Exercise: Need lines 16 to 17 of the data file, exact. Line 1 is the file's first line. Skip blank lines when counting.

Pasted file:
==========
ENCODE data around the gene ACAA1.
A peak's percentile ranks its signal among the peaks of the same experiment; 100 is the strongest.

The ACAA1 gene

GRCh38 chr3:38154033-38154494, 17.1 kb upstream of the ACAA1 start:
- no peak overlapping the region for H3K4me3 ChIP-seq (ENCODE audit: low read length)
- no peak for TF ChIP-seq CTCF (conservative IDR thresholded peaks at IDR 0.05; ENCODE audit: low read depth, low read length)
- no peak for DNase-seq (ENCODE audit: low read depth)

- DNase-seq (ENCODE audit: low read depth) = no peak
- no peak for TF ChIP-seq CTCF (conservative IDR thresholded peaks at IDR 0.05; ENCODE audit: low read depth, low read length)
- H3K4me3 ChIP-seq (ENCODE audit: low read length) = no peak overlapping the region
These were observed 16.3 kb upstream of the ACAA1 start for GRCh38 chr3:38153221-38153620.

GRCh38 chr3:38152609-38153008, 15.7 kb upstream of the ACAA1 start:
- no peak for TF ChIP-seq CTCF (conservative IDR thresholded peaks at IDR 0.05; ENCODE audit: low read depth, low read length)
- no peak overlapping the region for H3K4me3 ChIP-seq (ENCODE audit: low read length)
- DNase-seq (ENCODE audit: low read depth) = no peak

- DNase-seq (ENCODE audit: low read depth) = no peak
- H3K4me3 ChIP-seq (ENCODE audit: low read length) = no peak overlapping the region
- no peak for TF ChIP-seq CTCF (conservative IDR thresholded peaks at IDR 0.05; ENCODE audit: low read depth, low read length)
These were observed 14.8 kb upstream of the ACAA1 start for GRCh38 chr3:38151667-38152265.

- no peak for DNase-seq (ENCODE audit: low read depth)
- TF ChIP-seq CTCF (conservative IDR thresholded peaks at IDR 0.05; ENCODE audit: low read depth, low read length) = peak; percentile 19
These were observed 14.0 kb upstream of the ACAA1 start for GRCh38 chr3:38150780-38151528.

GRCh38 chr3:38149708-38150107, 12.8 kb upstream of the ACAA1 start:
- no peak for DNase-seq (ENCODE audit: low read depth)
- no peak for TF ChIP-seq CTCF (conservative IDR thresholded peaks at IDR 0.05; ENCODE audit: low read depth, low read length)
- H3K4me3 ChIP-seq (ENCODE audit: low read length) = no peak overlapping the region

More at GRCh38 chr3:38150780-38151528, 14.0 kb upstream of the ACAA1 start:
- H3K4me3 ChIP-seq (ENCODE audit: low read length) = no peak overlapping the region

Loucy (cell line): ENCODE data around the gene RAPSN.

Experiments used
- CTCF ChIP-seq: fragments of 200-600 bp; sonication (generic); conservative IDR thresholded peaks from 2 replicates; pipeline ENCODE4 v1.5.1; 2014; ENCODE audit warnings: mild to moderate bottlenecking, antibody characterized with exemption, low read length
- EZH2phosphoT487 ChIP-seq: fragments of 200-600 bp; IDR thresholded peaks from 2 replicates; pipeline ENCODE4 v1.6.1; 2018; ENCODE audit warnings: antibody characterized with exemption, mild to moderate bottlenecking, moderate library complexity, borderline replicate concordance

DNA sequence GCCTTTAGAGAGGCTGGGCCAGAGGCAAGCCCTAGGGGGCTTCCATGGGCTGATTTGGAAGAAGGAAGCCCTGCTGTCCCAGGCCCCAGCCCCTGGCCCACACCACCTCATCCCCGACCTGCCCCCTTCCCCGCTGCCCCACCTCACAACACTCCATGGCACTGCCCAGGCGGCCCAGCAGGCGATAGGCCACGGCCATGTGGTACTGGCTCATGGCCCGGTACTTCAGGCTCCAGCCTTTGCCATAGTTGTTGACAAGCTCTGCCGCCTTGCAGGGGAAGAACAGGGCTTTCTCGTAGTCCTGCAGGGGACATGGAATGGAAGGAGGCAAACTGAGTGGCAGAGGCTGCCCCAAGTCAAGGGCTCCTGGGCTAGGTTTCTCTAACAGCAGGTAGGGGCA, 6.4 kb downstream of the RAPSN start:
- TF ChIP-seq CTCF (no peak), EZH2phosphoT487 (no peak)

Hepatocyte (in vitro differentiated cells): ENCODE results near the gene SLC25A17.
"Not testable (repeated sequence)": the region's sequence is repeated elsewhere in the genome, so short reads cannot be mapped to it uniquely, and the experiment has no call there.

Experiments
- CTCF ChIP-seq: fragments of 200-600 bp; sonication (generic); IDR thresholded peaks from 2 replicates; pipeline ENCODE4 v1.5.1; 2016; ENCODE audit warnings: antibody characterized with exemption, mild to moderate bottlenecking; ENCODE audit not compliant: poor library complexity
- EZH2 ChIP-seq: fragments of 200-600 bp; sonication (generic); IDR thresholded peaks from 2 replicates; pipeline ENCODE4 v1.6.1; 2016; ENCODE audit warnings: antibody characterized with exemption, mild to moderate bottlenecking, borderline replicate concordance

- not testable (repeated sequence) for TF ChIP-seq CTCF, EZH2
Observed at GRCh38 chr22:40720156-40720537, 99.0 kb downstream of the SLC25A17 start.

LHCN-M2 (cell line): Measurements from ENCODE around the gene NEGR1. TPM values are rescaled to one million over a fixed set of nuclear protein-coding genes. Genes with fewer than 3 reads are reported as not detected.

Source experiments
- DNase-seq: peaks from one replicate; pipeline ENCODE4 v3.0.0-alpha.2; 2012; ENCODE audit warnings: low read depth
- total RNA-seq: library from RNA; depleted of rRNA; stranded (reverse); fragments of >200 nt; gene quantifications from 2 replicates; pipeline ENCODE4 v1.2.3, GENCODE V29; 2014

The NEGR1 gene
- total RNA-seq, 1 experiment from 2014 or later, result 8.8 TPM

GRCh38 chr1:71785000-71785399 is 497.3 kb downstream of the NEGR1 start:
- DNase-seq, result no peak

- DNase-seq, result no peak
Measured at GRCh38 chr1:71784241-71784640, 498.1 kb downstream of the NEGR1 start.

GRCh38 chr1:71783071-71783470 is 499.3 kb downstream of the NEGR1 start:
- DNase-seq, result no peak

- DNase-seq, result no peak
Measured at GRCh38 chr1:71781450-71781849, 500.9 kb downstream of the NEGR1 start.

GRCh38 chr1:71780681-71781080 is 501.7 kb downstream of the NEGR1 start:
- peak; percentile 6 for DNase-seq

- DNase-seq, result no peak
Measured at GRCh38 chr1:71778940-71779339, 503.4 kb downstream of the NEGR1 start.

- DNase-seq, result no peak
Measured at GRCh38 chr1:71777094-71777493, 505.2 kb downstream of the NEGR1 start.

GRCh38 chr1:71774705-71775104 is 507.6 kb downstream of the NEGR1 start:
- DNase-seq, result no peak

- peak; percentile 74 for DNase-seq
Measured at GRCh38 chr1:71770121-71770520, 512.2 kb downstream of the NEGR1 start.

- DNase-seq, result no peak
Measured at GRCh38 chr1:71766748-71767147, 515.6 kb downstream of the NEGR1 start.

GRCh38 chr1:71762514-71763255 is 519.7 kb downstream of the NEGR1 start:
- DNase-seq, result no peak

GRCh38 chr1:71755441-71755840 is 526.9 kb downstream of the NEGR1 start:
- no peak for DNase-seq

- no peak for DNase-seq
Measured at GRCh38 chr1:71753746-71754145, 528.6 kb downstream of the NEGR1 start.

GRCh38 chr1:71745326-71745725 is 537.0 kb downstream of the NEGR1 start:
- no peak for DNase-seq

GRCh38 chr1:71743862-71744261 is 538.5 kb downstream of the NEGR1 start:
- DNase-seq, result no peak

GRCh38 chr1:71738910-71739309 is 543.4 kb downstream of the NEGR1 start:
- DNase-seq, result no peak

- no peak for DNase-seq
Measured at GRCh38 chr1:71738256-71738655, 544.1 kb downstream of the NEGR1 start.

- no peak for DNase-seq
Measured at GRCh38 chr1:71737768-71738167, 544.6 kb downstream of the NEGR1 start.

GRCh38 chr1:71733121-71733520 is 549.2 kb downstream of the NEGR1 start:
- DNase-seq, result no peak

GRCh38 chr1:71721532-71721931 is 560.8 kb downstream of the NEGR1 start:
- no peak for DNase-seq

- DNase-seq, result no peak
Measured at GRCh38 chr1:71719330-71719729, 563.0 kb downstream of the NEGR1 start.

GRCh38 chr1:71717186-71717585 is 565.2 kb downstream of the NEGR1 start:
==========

- DNase-seq (ENCODE audit: low read depth) = no peak
- H3K4me3 ChIP-seq (ENCODE audit: low read length) = no peak overlapping the region